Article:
REVIEW: A Prophet (Un Prophète)
July 29, 2010 Leave a comment
A Prophet (Un Prophète) (18)
Dir. Jaques Audiard
Cast. Tahar Rahim, Niels Arestrup, Adel Bencherif, Hichem Yacoubi
19-year-old Malik El Djebena (Rahim) is sent to a tough French prison where, in order to survive, he must quickly learn to deal with the system’s violent politics.
A Prophet premiered at Cannes 2009, won the Grand Prix, and caused a stir the world over. It is the fifth feature from director Jacques Audiard, and it is clear that the Frenchman remains on kind of fine form he displayed with his 2005 semi-gangster flick, The Beat That My Heart Skipped.
Tahar Rahim plays dumb, petty criminal, Malik, who enters France’s brutal prison, Brécourt, with nothing but a six-year sentence ahead of him.
Malik, unable to read or write, sinks straight to bottom of the pile, alone and neglected by the prison’s gang contingents; the Corsican’s because he is an Arab, and the Arabs because he is housed amongst the Corsicans.
As he struggles to hold on to his shoes, avoid beatings, and establish any semblance of respect, aging Corsican top-dog, César Luciani (Neils Arestrup) lifts his wing and seals Malik’s fate. But this is no buddy-flick; Luciani has charged him with the contract killing of fellow inmate, Rayeb (Hichem Yacoubi).
It is this act of violence, filmed with brutality and innocence at the same time, which ultimately unlocks the story and forces it into motion.
In these circumstances, it is easy to become over-indulgent, but like Audiard’s previous features A Prophet is crafted very much in the low-keys, opting for realism over sensationalism. There are no excessive acts of violence, just the constant tension provided by the threat of it.
The performances in the film are all superb, played with the right level of humour and menace. But it is the young Tahar Rahim who, in only his second role, carries the film with maturity and aplomb, especially mastering the eventual transition from simple and childlike newbie to confident and intelligent leader.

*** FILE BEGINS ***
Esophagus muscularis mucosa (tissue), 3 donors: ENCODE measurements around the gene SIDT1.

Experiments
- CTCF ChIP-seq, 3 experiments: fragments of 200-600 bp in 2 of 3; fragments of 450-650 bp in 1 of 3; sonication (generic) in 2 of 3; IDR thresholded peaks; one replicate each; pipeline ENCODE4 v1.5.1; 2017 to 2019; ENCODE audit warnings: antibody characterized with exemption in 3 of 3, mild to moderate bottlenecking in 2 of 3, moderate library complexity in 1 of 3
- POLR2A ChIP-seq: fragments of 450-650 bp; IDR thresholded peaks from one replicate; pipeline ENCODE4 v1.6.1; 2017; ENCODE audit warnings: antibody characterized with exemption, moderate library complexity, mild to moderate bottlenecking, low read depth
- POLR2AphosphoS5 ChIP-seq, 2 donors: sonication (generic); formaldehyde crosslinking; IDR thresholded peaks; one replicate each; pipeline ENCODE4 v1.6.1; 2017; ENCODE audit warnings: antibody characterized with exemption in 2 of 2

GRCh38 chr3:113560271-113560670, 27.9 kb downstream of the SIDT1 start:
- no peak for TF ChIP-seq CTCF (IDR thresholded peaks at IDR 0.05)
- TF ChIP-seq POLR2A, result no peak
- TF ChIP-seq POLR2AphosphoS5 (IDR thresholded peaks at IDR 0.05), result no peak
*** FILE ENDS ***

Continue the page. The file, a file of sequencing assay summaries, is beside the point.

We entrust in every nuance of Rahim’s portrayal and follow Malik as he learns to read, write and deconstruct the metaphysics of the institution in which he finds himself. He operates in the shadow of the ghost of his victim, Rayeb, who occupies Malik’s cell, espousing haunting wisdom and challenging his ideas.
However, as much as critics have lauded A Prophet, it is not without a couple of flaws; for example, the namesake of the title is never really fully explored. During a driving scene midway through the film, Malik does foresee a collision with deer moments before it happens, but the point is never made clear nor is it revisited. The surreal and fantastical aspects of the film, such as the inclusion of Rayeb’s ghost, do add a depth to proceedings, but are never pushed far enough.
Still, even with such a largely unanswered question, A Prophet is a brutal andhonest film, pure in its intentions and noble in its cause.
If any more proof was needed the French can still deliver intelligent and trenchant cinema, this is it.